Ben Davies: The methods vary depending on the context. On many occasions I get profiles and screenshots sent to me by Syrian activists who find out that a member of the security forces or a former militiaman is now in Europe. I verify the information by going through all the evidence presented to me, from images to videos showing the perpetrators committing crimes.
Sometimes I collaborate with journalists working on the same issue, who receive complaints from refugees that someone in their camp used to be a criminal back in Syria. I take these allegations and do a thorough search into their past affiliations.
These criminals leave traces everywhere on the Internet – as we've all seen in their propaganda videos – and if we had more volunteers and people assisting us, we would be able to track thousands of them.
Syria Deeply: What is the average profile of the type of person you follow? Do you go after only those who have killed civilians in Syria, or do you target fighters in general?
Ben Davies: I look out for uniform insignia, as it's widely known that pro-government forces almost always show their pride by wearing camouflage and plastering posters of the Assad family all over their profiles. I find people wearing uniforms from the National Defence Forces, as well as the Republican Guard.
Of course I'm not after loyalists, I'm after criminals, and that's when the hard work begins. I look into their ranks in the military, which divisions they belonged to, and which areas they served in.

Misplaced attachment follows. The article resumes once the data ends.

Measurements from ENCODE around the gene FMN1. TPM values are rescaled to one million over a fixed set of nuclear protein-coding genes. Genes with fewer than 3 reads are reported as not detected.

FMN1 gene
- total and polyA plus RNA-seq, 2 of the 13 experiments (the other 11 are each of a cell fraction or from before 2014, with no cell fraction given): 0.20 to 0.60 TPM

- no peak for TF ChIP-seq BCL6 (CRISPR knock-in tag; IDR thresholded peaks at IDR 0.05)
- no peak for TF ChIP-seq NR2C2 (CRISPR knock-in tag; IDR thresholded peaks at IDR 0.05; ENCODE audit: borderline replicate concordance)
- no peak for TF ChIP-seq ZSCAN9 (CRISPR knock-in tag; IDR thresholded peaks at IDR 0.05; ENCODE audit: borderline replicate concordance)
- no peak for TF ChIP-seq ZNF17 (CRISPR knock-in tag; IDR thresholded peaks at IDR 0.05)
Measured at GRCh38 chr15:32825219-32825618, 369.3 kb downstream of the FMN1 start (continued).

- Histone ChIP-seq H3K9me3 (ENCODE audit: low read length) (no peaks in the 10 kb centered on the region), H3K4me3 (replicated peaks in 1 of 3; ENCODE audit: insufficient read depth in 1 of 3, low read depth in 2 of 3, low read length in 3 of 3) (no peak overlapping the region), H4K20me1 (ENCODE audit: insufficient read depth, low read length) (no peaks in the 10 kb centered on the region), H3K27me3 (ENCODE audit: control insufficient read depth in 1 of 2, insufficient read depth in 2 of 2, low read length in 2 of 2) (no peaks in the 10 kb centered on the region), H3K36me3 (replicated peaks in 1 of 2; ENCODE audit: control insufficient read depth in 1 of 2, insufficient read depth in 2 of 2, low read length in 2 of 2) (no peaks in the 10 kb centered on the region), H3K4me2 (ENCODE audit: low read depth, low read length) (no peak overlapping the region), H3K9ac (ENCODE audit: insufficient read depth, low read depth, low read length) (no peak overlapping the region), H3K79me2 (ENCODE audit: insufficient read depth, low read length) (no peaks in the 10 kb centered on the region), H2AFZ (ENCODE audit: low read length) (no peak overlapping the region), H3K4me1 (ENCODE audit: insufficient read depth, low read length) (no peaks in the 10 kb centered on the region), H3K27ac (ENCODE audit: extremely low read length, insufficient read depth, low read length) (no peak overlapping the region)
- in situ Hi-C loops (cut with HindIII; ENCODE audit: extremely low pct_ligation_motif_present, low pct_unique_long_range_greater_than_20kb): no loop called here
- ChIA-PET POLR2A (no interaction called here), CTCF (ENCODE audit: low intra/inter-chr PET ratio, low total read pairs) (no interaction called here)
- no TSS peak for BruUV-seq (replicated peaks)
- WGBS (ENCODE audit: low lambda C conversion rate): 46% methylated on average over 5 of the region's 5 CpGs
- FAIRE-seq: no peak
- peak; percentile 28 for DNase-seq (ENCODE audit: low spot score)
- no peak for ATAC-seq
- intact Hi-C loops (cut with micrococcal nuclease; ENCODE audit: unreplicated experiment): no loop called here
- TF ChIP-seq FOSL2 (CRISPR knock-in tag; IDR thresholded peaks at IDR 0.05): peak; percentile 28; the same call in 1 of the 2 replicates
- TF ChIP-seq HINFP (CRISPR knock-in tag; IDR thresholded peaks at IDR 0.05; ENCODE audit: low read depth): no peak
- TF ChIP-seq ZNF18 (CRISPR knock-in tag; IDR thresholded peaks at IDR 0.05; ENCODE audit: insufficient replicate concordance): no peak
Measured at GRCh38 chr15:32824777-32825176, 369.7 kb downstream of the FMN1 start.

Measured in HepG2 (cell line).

Some of these people try to erase all their previous affiliations from the Internet once they move to Europe, but their histories have usually been saved by Syrian activists who have received threats or been bullied or who have simply followed them.
The first case I ever worked on was exposing Avo Khorozian, a former combatant with the Syrian army. I saw what he was posting on his Facebook profile, but I let him continue, in order to see evidence against him pile up before I exposed him.
Syria Deeply: Are there other groups working on the same issue?
Ben Davies: I'm connected to a number of journalists in Germany and Sweden who volunteer to work on the issue. Many Syrian activists are also involved. I sometimes collaborate with watchdog organizations such as Mujremon, who also work to document these cases and persuade the authorities to look into them.
Syria Deeply: What does European law say about asylum seekers who have been previously involved in armed conflicts?